According to a US Senate report, HSBC Holdings Plc has a pervasively polluted culture that allowed the bank to act as financier to clients looking for a way to route shady funds from the world’s most dangerous regions, such as Mexico, the Cayman Islands, Iran, Syria, and Saudi Arabia. The British bank’s problems have been known for almost a decade and the Senate investigation detailed the vastness of the problems have been.
According to the US Senate report, the Office of the Comptroller of the Currency, which is the top US bank regulator, failed to monitor HSBC. The report came at a troubling time for the banking industry, which is still suffering from the multi-country investigation into the manipulation of global benchmark rates. Just last month, rival British bank Barclays Plc agreed to pay $453 million as settlement to a US-UK probe into the rigging of the benchmark interest rate, which is known as the London interbank offered rate or Libor.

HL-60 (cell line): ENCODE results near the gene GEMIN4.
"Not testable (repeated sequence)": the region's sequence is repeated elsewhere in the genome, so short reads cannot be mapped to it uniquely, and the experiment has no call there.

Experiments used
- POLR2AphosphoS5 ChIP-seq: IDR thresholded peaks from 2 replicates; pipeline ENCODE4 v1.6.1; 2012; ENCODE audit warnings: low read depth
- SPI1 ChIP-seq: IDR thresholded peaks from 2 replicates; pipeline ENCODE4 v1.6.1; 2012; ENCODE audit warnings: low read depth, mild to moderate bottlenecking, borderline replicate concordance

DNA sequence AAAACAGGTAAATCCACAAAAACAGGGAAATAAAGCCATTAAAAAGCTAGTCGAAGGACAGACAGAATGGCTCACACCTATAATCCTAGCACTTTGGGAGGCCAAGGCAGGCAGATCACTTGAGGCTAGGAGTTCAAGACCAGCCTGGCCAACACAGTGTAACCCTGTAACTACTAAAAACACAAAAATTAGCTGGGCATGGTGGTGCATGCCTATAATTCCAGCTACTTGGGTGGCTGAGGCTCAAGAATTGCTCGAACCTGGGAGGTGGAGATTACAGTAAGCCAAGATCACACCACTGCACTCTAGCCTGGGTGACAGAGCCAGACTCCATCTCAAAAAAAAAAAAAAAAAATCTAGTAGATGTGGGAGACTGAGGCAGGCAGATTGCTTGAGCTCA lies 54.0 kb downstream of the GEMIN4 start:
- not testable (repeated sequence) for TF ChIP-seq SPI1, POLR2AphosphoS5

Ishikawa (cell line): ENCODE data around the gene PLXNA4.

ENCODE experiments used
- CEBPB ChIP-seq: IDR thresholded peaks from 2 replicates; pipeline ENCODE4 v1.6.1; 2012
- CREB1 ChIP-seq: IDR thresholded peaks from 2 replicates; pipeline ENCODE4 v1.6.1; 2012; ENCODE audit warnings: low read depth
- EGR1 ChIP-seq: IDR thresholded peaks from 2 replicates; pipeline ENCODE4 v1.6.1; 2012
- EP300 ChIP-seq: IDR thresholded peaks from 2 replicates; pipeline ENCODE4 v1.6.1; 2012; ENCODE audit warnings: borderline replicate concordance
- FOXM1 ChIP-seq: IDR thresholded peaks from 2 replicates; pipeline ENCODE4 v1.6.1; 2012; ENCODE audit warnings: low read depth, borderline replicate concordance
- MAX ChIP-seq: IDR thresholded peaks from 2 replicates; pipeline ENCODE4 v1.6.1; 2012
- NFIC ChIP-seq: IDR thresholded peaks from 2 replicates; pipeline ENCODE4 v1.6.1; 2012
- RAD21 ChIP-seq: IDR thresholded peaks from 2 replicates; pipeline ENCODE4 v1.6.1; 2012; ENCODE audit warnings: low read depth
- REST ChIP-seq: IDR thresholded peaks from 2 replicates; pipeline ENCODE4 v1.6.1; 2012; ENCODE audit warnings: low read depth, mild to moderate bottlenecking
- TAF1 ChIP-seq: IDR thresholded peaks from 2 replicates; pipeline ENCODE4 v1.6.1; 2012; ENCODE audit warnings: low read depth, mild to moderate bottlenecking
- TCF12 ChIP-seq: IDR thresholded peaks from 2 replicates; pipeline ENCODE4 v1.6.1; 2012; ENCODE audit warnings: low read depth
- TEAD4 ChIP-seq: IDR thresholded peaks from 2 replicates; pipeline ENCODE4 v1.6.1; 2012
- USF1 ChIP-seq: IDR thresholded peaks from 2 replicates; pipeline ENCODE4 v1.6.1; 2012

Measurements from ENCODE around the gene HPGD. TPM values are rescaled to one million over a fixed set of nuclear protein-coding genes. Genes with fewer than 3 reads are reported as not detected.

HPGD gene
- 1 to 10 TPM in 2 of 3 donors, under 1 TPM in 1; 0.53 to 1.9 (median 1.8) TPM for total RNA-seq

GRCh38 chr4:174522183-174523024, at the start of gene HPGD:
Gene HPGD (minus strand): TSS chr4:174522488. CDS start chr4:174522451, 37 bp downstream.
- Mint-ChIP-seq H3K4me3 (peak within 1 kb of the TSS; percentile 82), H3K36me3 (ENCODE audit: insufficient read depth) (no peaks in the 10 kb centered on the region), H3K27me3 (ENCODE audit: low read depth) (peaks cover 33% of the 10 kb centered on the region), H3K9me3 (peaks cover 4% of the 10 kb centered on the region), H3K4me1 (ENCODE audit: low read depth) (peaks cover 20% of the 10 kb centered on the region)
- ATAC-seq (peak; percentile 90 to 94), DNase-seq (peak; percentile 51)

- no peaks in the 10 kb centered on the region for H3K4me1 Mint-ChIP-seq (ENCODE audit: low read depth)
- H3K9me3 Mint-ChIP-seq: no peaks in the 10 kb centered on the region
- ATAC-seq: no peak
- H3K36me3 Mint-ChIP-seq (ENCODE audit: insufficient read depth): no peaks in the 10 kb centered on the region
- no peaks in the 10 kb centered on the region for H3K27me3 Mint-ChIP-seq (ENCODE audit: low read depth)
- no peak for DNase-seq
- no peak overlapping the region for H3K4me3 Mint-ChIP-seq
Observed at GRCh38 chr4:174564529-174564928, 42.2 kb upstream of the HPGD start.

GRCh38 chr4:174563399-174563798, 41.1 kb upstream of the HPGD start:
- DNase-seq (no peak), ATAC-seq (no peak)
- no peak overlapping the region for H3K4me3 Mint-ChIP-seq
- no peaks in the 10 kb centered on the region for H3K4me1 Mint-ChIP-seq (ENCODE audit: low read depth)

The Senate probe gives a look into how HSBC responded when confronted with cases of shadowy transactions. The report is the culmination of a year-long probe that included a review of 1.4 million documents and interviews with 75 HSBC officials and bank regulators. The bank will be the focus of a hearing Tuesday where OCC and HSBC officials are set to testify.
They will have to answer tough questions at the hearing regarding how the abuses were allowed to continue even after the OCC sanctioned the HSBC in 2010. An investigation made by Reuters found out some lapses in the bank’s anti-money laundering compliance since 2010 to the present.
HSBC said that the Senate report provided the bank important lessons for the whole industry in looking to prevent illicit actors entering the global financial system. The bank added that it is spending more money on compliance and has become more coordinated in regulating high-risk transactions.